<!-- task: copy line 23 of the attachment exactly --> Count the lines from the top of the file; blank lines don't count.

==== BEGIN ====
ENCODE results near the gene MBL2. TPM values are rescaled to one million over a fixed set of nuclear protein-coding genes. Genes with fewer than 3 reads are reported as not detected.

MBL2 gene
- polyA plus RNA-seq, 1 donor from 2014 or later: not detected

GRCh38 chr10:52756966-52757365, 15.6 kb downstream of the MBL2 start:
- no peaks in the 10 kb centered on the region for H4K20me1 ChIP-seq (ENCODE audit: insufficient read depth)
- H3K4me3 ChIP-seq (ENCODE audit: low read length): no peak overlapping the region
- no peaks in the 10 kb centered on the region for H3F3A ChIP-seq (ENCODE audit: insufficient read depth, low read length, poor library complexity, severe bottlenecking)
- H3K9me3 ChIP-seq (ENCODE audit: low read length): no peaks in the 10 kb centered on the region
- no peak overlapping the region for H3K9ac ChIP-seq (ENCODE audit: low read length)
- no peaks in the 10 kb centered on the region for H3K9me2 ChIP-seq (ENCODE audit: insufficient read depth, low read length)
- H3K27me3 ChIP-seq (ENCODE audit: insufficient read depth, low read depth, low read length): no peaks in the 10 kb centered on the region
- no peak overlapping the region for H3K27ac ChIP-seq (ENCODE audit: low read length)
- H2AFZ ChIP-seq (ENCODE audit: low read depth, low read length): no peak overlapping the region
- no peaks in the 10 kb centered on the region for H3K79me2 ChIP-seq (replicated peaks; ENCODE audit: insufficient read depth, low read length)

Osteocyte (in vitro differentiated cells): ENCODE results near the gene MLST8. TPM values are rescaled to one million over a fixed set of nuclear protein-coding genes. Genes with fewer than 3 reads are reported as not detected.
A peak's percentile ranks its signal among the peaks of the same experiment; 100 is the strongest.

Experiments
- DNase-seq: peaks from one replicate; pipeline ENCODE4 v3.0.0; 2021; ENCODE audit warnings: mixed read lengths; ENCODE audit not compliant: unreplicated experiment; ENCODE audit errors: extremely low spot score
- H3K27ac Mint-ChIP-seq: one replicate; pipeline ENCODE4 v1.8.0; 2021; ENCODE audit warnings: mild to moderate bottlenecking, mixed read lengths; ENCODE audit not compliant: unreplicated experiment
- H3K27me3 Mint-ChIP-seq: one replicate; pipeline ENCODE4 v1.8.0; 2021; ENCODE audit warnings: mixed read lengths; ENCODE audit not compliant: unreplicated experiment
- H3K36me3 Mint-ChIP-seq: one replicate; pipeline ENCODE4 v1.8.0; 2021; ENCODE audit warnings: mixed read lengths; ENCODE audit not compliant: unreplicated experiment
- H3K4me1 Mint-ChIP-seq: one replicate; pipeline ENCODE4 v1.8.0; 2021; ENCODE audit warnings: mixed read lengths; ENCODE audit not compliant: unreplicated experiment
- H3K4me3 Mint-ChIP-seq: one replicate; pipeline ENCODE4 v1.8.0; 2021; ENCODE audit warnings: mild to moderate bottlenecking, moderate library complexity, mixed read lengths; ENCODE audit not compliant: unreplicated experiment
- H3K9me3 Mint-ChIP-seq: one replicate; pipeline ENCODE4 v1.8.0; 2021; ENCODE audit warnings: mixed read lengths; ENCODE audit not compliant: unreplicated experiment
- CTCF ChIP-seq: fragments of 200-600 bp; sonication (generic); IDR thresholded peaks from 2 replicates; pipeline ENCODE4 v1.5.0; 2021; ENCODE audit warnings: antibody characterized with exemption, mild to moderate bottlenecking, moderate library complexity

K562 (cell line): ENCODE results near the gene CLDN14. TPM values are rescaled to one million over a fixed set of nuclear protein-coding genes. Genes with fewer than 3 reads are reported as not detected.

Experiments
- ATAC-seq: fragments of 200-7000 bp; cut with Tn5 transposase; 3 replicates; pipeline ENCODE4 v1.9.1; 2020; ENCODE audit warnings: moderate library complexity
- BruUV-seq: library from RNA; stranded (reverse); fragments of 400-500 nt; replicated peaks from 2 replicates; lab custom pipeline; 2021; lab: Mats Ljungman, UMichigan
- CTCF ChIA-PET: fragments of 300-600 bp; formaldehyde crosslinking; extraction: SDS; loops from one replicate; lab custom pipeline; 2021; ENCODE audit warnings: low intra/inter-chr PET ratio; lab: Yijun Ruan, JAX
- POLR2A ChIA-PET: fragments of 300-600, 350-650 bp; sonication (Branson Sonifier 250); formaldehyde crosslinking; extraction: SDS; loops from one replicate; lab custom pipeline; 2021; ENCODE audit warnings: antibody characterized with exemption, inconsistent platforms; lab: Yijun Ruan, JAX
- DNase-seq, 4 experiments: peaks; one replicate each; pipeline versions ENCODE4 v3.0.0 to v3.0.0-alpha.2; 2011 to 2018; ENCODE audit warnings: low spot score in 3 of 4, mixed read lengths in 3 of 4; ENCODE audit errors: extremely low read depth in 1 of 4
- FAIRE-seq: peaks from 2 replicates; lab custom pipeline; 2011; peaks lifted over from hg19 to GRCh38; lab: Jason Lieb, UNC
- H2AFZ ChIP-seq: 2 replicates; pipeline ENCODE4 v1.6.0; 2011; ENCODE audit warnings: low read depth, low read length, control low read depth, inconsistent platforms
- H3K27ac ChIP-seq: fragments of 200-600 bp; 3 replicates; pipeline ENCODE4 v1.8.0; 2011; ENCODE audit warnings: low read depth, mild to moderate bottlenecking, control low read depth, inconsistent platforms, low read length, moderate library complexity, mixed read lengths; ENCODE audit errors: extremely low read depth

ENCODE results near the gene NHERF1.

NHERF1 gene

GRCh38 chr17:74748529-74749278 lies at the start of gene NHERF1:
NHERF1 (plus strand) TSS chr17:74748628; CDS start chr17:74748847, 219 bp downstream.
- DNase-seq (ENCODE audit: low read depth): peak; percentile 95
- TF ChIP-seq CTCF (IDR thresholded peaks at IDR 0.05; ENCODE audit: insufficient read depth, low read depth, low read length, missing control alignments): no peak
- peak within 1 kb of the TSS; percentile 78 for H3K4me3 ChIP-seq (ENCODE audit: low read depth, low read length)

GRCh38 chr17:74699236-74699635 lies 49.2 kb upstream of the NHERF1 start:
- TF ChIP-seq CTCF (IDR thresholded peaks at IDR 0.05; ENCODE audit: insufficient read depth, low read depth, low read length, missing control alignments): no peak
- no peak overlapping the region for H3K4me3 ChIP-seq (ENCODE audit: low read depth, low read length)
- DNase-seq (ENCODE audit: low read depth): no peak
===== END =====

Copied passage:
- H3K4me3 Mint-ChIP-seq: one replicate; pipeline ENCODE4 v1.8.0; 2021; ENCODE audit warnings: mild to moderate bottlenecking, moderate library complexity, mixed read lengths; ENCODE audit not compliant: unreplicated experiment